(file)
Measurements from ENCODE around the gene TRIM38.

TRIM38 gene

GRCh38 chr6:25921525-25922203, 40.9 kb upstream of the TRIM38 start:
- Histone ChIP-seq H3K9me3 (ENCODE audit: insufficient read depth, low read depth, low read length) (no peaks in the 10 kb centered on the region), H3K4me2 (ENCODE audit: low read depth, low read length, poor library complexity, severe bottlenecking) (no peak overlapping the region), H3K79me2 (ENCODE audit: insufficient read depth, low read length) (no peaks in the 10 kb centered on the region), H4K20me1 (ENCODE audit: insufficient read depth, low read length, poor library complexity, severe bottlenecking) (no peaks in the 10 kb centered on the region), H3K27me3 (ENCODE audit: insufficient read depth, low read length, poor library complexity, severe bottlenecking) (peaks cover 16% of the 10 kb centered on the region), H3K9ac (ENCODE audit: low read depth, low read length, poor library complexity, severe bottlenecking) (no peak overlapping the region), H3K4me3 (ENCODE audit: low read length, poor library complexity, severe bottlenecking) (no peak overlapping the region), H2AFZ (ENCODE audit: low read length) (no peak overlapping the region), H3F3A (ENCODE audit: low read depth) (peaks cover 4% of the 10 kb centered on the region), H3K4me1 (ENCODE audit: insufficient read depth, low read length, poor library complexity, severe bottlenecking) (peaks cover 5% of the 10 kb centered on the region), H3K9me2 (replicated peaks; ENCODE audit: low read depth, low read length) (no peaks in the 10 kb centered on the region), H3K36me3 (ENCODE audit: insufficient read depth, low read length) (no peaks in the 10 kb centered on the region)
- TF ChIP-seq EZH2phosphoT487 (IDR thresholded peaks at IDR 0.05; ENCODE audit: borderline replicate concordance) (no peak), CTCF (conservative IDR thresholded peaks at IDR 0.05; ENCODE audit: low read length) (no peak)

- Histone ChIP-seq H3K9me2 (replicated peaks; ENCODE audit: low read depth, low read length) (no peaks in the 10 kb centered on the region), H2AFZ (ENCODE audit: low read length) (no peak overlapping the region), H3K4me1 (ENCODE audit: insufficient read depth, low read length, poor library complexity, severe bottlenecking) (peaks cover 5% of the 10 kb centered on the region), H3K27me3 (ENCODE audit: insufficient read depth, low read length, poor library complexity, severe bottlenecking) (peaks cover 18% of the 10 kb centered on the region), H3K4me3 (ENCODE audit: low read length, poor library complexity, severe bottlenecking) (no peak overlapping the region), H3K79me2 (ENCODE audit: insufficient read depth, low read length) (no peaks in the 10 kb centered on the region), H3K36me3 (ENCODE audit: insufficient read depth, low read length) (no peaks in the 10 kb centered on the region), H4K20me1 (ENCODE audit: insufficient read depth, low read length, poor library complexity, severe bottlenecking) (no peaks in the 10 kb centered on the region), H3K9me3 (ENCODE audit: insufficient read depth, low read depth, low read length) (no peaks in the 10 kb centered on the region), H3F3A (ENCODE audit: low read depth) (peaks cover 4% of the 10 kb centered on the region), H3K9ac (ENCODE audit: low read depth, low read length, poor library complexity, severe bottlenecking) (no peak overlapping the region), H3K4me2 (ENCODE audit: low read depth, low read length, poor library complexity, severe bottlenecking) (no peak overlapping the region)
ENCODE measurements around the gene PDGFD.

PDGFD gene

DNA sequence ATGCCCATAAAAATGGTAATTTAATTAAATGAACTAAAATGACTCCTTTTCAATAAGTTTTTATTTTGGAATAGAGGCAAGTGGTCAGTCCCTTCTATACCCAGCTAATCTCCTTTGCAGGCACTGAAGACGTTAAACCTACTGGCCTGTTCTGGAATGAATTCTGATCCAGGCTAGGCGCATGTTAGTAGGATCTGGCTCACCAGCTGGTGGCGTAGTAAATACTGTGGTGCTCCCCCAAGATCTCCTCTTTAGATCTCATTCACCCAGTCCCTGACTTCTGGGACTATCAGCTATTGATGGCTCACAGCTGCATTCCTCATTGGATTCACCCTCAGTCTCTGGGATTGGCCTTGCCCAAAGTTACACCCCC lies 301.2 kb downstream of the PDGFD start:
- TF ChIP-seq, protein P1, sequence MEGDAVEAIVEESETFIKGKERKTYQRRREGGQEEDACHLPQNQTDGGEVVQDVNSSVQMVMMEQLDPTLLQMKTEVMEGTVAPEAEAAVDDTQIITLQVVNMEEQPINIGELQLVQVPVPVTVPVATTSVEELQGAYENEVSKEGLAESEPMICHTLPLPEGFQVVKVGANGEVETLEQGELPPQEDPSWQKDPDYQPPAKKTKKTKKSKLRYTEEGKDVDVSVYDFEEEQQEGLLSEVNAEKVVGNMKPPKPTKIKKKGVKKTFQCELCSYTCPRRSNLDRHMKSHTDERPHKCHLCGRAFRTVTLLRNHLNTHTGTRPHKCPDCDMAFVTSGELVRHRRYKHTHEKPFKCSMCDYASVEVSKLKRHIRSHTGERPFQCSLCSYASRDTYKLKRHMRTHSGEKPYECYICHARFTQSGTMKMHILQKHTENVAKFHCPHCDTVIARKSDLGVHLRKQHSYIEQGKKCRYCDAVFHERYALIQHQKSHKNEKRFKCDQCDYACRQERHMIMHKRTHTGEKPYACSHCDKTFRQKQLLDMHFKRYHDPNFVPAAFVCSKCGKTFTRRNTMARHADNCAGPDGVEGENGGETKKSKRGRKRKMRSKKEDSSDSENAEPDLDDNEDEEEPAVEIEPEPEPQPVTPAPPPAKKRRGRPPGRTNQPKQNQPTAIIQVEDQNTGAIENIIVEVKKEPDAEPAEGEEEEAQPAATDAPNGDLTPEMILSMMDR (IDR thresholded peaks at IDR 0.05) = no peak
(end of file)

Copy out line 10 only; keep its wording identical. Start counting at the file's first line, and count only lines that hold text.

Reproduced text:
- TF ChIP-seq, protein P1, sequence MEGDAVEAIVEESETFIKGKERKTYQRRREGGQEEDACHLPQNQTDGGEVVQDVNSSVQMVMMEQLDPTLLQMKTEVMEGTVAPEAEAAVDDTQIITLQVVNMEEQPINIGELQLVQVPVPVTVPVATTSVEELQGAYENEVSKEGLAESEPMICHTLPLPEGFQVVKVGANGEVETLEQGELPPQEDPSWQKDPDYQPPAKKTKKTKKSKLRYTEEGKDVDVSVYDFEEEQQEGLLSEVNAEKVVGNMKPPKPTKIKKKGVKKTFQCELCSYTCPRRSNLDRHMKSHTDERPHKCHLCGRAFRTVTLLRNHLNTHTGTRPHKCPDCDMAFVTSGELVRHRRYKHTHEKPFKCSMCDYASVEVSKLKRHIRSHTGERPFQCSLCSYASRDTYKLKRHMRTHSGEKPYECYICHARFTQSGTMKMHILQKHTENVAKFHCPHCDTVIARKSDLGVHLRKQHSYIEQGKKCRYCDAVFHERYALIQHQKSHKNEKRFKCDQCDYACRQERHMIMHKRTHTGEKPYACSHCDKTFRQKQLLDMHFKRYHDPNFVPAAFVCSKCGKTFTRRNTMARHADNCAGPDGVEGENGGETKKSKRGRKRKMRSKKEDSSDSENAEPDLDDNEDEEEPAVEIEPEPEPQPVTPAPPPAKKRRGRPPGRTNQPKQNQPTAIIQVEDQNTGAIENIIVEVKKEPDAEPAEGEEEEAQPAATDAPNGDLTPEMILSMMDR (IDR thresholded peaks at IDR 0.05) = no peak